P.S. I love the story of your daughter.

      • drkellyflanagan

        Carrie, I so much appreciate what you and Karen have elaborated on, this idea that love begins with ourselves and we can only love others to the extent that we love ourselves. And I have to admit, I love the idea that when we love ourselves, it gives us space to be a little rebellious!

  • Carrie

    My grown children do not always make choices that I would make for them. There was a time I would have been embarrassed and maybe would have wanted to hide some of their choices. Not any more. I love my children right where they are, in the midst of all the choices they have made whether I agree with them or not. I’m not embarrassed. They are beautiful and I am proud of them! (Watch, now one of them will do something even more outlandish and I will be back on my knees asking, “Even now, God?” And he will reply, “Yes, even now.”)
    And you are right. It started within me. It feels so weird to admit that I love myself. I love myself like I love my children and grandchildren. When the little toddler within me feels all alone, the mother in me picks her up and holds her close, and I am comforted. The choices I make now are not based on what I should do, but how I can best care for me and those I love. Suddenly those I love encompasses a much broader circle. Now that I love myself, I am able to love others more fully. As I accept myself, I am more able to accept others. As I am meeting my own needs, and finding friends and family to help me with that, I have so much more to give. I give out of my fullness, rather than a sense of lack.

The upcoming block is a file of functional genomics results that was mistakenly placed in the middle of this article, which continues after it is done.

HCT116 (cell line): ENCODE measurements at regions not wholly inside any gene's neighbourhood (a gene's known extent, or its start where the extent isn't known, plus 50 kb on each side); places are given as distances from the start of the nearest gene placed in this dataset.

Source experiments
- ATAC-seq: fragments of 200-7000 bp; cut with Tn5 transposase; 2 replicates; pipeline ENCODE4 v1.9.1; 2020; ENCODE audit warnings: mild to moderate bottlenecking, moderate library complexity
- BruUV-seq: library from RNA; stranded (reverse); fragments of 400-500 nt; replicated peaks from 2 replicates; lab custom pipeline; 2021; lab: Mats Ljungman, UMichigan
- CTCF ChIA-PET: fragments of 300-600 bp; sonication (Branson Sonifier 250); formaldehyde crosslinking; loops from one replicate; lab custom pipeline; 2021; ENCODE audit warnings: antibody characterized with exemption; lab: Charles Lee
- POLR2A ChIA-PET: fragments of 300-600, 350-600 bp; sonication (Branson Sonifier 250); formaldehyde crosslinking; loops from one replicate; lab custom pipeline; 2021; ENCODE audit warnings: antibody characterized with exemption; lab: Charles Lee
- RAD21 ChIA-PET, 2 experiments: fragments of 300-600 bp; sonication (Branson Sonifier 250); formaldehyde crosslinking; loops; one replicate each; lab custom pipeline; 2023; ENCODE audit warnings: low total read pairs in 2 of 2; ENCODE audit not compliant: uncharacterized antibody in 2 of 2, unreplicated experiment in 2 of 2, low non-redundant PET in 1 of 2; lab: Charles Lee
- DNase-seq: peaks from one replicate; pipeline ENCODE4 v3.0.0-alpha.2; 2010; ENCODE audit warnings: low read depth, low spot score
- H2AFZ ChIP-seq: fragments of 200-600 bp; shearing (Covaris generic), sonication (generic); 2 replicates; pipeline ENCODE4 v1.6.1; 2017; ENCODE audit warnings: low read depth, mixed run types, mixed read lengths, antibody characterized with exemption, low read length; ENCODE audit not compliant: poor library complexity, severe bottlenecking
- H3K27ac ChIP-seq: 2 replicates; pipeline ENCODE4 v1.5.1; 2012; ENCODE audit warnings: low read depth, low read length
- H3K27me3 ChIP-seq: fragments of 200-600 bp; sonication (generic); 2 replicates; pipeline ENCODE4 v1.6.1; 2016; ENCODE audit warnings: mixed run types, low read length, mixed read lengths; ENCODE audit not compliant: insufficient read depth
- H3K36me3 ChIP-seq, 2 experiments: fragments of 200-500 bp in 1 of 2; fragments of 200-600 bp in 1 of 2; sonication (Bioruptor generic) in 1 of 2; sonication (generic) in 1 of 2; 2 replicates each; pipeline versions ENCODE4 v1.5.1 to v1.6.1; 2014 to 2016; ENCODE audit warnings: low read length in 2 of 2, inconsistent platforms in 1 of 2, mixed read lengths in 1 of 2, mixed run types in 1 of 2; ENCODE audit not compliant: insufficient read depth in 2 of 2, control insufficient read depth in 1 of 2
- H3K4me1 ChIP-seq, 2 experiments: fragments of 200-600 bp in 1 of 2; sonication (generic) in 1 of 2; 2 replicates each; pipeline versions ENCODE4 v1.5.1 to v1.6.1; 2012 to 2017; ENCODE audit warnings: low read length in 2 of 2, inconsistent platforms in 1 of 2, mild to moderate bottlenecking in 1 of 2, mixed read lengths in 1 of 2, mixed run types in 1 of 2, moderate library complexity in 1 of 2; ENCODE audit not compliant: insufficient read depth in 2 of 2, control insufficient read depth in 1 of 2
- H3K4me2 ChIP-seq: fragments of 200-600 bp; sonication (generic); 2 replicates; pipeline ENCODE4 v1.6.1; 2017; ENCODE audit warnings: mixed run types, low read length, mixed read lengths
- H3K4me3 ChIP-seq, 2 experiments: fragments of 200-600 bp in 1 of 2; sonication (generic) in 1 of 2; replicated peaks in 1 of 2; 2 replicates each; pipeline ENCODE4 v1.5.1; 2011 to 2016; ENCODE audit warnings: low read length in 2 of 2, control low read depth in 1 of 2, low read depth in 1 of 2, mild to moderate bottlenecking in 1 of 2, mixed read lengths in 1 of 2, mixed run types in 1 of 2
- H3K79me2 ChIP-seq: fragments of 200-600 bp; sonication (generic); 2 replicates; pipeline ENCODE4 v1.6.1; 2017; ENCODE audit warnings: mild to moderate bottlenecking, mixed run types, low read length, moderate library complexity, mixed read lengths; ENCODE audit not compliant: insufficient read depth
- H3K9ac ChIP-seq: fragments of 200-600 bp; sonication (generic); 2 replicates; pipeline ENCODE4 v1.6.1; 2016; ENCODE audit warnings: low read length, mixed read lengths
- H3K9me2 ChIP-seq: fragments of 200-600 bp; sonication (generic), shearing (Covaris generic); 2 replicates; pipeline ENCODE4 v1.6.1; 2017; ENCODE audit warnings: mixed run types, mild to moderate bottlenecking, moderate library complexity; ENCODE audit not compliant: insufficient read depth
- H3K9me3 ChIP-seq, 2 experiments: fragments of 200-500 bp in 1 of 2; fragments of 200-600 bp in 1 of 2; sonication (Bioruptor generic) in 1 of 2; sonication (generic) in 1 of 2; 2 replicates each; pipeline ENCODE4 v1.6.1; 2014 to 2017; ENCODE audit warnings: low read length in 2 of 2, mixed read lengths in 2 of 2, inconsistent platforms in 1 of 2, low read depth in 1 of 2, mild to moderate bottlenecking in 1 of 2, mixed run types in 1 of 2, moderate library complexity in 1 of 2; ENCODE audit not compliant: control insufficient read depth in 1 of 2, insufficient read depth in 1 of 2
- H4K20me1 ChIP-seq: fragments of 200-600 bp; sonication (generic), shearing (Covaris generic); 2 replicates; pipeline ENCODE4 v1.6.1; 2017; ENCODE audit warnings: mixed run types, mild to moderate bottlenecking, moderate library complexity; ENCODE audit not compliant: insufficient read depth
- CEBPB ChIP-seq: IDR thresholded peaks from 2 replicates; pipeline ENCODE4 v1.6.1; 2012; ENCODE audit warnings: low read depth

• karen eisele

      Carrie-you hit the nail on the head. The main plot of our lives should be the story of loving and caring for ourselves and how that love and care cascades into the lives of those that surround us. One has to wonder though where does the development of Masks begin? When did we lose the balance of playing “dress-up” and being ourselves? I am thankful that Kelly started this blog. It is very provocative and we all at times need to be “untangled”-Karen

      • drkellyflanagan

        Karen, I’m glad you found the blog! And I’m particularly grateful for these exchanges between you and Carrie. I’ve always hoped this blog could be a place of mutually supportive community. A place readers can go for a little grace and understanding. It’s lovely to watch as the two of you say, “I see you. And it is good.”

  • Rusti

    I found your great blog not too long ago and here you write about the issue that seems to be my task at the moment – (re-)learning imperfection. My point is: at least for me (and maybe also for others) it is also a question of age or rather of phases in life. I am 43 now and life is at full speed with a job, children, a high-maintenance husband, building a house etc. I feel like it took me a very long time during my childhood, youth and early adulthood to learn perfection. Not that I ever was perfect. But it was and seemed my task to try hard, get better at things, do them not just so and so but as good as I could, be reliable, responsible, an adult. Win against my laziness, the I’ll do it whenever attitude which I had as a kid and which I see again in my kids.